What does culture mean in education and why is it important?
Culture keeps society alive and education plays a key role in it. Read more to understand the effect of education on culture and vice versa.
An educational lesson is all about helping the student acquire knowledge, skills, and values. All three of these are greatly influenced by the society in which the lesson is being imparted. Hence, the relationship between culture and education is strong and also complex.
In your academic life, you might often be asked to write papers on this topic, which is usually a difficult task, especially if you don’t clearly understand the interdependence of ethos and literacy. A reliable solution in such a situation is to find an academic expert who can write college essays for money. Drafting a paper on this topic is also going to be very time-consuming because you would need to conduct research and seek out examples to support your arguments.
Research also requires a lot of effort in the right direction. As stated earlier, culture and education share a very complex symbiotic relationship, which means that research is going to be more intensive than you can imagine. More difficulty can arise if you are also managing other subjects side-by-side. Nevertheless, a brief explanation of the culture-education relationship and the definition of school culture is given below.
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The driver of educational delivery is its curriculum, and the curriculum is designed in such a way that it addresses the culture of the society. For example, the curriculum decides which languages are offered at school and what topics a history textbook must contain. Since every society has a different linguistic journey and a different history, we can directly observe that they affect curriculum, which further affects education.
The methods of education, the kind of discipline in classrooms, and the personality of the teacher are also affected by culture. Lastly, it can be observed that schools are also defined by the same – after all, they are a miniature society themselves! Further, parents and teachers ensure that the school succeeds in teaching not just knowledgeable concepts but also teaches morals and values to the students. Therefore, culture indeed affects education.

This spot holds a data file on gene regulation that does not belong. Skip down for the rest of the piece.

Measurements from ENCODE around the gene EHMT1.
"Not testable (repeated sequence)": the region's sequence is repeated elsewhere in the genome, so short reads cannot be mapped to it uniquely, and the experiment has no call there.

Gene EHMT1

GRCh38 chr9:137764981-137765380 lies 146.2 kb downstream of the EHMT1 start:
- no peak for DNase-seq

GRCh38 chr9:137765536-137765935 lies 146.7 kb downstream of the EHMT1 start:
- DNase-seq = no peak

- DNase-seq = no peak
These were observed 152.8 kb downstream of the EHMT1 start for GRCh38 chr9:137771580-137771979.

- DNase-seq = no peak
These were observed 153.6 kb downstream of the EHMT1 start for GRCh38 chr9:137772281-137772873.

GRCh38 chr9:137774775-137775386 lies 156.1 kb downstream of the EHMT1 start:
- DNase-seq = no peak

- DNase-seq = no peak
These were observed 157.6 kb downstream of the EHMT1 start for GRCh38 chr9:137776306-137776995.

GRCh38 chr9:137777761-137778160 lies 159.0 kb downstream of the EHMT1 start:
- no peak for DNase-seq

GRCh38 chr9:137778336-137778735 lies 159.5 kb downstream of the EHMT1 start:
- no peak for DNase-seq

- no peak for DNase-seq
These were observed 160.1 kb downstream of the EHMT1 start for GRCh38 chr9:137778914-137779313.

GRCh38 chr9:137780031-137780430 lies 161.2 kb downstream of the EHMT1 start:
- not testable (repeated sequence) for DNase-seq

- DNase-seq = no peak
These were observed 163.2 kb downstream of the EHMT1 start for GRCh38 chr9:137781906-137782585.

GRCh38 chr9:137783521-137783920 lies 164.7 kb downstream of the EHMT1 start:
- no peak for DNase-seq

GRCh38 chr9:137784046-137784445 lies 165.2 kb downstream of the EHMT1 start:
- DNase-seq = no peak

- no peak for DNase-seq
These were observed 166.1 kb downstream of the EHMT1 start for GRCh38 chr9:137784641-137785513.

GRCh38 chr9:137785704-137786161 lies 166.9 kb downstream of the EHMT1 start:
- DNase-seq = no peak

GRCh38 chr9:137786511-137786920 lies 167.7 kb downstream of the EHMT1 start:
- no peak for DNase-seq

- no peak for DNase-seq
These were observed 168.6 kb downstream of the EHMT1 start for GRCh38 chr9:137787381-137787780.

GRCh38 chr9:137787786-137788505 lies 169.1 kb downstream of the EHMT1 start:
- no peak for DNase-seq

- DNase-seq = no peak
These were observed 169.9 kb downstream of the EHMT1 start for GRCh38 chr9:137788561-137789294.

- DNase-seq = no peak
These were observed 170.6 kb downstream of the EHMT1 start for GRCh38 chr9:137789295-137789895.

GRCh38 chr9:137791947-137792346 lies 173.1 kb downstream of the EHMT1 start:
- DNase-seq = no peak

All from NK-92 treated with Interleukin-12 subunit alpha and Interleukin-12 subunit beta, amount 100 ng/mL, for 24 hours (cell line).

If there were no classes in schools and universities, preserving the culture of a country and passing it down the generations would have been impossible. In addition to the cultural preservation and transmission of culture, education also affects its evolution. The traditional ideas become irrelevant with time, and only through classes at school and university can a young student imbibe this change.
The type of personality that people of a particular region possess is also governed by their cultural background. A high level of education of students enables them to develop this personality and shape the future of the country, in tune with their morals and ideals. Every lesson has an important part to play in this continuation of tradition and philosophy.
By now, we know that a school or college is a small society within itself and is a reflection of the values and ideals of the larger community. Therefore, it is expected that it will also possess its own set of ethos. This is what ‘school culture’ is. It refers to the perceptions of the teachers, the attitudes of the students, and the written or unwritten rules of the institution. The racial and ethnic diversity of the school is also a key aspect of this definition.
This term is shaped by the history of the institute, with students, parents, and staff members being the key contributors. Just like the larger community, schools are also likely to be culturally reformed, mainly to convert negative aspects into positive ones. For example, setting up anti-bullying committees can reduce the toxic occurrence of bullying in an institute, converting a negative tradition into a healthy one.
The morals and values of any society need to be conserved. Educational institutes have a key role to perform in this conservation of social heritage. They do so by trying to inculcate the traditions, customs, values, and morals into the impressionable minds of their pupils. These future adults carry the responsibility of the socio-cultural continuation of the philosophy of a country, society, religion, or ethnic group. The relation between education and culture is hence a deep one.